58. Marquart M, Deisenhofer J, Huber R, Palm W (1980) Crystallographic refinement and atomic models of the intact immunoglobulin molecule Kol and its antigen-binding fragment at 3.0 Å and 1.9 Å resolution. J Mol Biol 141:369–391CrossRefPubMedGoogle Scholar
  59. Matsuura Y, Takano T, Kickerson RE (1982) Structure of cytochromec 551 fromP. aeruginosa refined at 1.6 Å resolution and comparison of the two redox forms. J Mol Biol 156:389–409CrossRefPubMedGoogle Scholar
  60. Matthews BW, Rossmann MG (1985) Comparison of protein structures. Methods Enzymol 115:397–420PubMedGoogle Scholar
  61. McLachlan AD (1979) Gene duplications in the structural evolution of chymotrypsin. J Mol Biol 128:49–79CrossRefPubMedGoogle Scholar
  62. McLachlan AD (1982) Rapid comparison of protein structures, Acta Crystallogr A34:871–873CrossRefGoogle Scholar
  63. Meyer E, Cole G, Radahakrishnan R, Epp O (1988) Structure of native porcine pancreatic elastase at 1.65 Å resolution. Acta Crystallogr B44:26–38CrossRefPubMedGoogle Scholar
  64. Moras D, Olsen KW, Sabesan MN, Buehner M, Ford GC, Rossmann MG (1975) Studies of the asymmetry in the three dimensional structure of lobster D-glyceraldehyde-3-phosphate dehydrogenase. J Biol Chem 250:9137–9162PubMedGoogle Scholar
  65. Needleman SA, Wunsch CD (1970) A general method applicable to the search for similarities in the amino acid sequence of two proteins. J Mol Biol 48:443–453CrossRefPubMedGoogle Scholar
  66. Ochi H, Hata Y, Tanaka N, Kanudo M, Sakurai T, Aihara S, Morita Y (1983) Structure of rice ferricytochromec at 2.0 Å resolution. J Mol Biol 166:407–418PubMedGoogle Scholar
  67. Ohlsson I, Nordström B, Brändén C-I (1974) Structural and functional similarities within the coenzyme binding domains of dehydrogenases. J Mol Biol 89:339–354CrossRefPubMedGoogle Scholar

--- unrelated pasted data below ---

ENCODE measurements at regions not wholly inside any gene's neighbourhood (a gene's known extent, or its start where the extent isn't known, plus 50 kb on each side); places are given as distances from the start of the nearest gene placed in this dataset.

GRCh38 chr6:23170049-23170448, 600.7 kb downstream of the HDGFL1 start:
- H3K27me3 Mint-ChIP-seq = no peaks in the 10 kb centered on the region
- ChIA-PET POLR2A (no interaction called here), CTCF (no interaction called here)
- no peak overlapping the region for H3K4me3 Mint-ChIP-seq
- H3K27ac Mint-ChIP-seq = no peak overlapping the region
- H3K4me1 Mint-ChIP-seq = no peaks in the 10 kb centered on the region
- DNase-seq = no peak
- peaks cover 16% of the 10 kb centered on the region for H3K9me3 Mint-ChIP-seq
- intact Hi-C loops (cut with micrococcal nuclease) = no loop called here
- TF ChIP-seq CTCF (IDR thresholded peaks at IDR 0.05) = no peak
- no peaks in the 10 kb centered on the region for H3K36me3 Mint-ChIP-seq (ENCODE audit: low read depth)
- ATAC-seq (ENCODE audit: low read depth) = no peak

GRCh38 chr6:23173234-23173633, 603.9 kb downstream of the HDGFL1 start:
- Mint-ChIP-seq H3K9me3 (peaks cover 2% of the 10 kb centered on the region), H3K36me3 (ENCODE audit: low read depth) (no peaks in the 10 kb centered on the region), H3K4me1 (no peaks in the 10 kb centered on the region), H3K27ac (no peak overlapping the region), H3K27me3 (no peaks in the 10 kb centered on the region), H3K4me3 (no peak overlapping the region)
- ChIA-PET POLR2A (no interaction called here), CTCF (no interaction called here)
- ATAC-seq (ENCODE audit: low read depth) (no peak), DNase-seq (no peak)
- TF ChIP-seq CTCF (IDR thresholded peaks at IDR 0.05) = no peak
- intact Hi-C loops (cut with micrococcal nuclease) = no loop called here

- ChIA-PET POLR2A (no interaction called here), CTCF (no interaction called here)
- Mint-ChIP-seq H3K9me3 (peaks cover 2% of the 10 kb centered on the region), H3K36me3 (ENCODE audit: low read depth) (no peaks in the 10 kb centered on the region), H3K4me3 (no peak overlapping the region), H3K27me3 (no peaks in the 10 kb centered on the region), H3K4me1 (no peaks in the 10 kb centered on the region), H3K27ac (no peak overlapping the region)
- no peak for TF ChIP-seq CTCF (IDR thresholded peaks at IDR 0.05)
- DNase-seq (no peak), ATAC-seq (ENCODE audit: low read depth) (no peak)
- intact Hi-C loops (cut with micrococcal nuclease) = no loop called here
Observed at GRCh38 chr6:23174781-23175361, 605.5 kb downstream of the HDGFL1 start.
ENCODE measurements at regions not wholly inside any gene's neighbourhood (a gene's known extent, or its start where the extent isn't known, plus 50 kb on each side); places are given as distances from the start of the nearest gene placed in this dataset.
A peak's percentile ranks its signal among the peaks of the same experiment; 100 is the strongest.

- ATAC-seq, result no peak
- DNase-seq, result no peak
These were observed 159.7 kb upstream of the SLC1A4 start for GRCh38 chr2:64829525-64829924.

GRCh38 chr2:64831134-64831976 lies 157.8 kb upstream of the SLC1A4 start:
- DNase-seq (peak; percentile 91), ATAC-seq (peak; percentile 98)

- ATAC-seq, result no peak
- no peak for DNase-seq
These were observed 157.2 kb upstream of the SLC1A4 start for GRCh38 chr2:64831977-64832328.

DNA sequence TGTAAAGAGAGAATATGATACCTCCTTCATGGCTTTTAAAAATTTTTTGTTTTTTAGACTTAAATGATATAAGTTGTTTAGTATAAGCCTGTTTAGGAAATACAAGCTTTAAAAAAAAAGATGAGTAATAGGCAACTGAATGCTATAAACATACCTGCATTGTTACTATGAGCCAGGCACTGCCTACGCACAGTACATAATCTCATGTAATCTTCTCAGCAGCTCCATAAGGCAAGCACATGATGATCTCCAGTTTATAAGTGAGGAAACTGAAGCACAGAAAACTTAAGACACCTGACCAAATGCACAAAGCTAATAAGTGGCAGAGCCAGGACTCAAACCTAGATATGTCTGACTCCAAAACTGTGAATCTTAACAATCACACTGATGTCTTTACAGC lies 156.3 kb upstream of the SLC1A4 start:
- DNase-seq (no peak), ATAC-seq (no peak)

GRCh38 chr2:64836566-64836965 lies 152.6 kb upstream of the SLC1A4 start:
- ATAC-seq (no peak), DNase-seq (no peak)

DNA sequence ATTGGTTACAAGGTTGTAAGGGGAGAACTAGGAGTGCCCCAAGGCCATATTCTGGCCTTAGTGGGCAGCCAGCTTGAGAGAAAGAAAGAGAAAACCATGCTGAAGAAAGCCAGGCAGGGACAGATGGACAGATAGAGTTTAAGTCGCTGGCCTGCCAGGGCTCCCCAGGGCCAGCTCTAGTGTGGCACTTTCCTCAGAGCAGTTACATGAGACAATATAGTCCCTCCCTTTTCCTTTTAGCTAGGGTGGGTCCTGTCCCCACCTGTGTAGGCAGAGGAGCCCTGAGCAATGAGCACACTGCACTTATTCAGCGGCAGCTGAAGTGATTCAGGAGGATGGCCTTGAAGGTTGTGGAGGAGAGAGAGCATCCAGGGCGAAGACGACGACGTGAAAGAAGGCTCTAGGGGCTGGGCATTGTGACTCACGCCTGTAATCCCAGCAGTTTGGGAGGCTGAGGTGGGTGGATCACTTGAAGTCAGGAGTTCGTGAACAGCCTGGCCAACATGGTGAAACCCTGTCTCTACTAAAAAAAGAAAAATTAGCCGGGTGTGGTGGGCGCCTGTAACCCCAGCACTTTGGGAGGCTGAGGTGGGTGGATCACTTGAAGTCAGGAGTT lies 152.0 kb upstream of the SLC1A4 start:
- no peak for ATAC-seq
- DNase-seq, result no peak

68. Padlan EA, Love WE (1985) Refined crystal structure of deoxyhemoglobin S. I. Restrained least-squares refinement at 3.0-Å resolution. J Biol Chem 260:8272–8279PubMedGoogle Scholar
  69. Pai EF, Karplus PA, Schulz GE (1988) Crystallographic analysis of the binding of NADPH, NADPH fragments, and NADPH analogues to glutathione reductase. Biochemistry 27:4465–4474CrossRefPubMedGoogle Scholar
  70. Pierrot M, Haser R, Frey M, Payan F, Astier J-P (1982) Crystal structures and electron transfer properties of cytochromec 3. J Biol Chem 257:14341–14348PubMedGoogle Scholar
  71. Rao ST, Rossmann MG (1973) Comparison of super-secondary structures in proteins. J Mol Biol 76:241–256CrossRefPubMedGoogle Scholar
  72. Read RJ, James MNG (1988) Refined crystal structure ofStreptomyces griseus trypsin at 1.7 Å resolution. J Mol Biol 200: 523–551CrossRefPubMedGoogle Scholar
  73. Reynolds RA, Remington SJ, Weaver LH, Fisher RG, Anderson WF, Ammon HL, Matthews BW (1985) Structure of a serine protease from rat mast cells determined from twinned crystals by isomorphous and molecular replacement. Acta Crystallogr B41:139–147CrossRefGoogle Scholar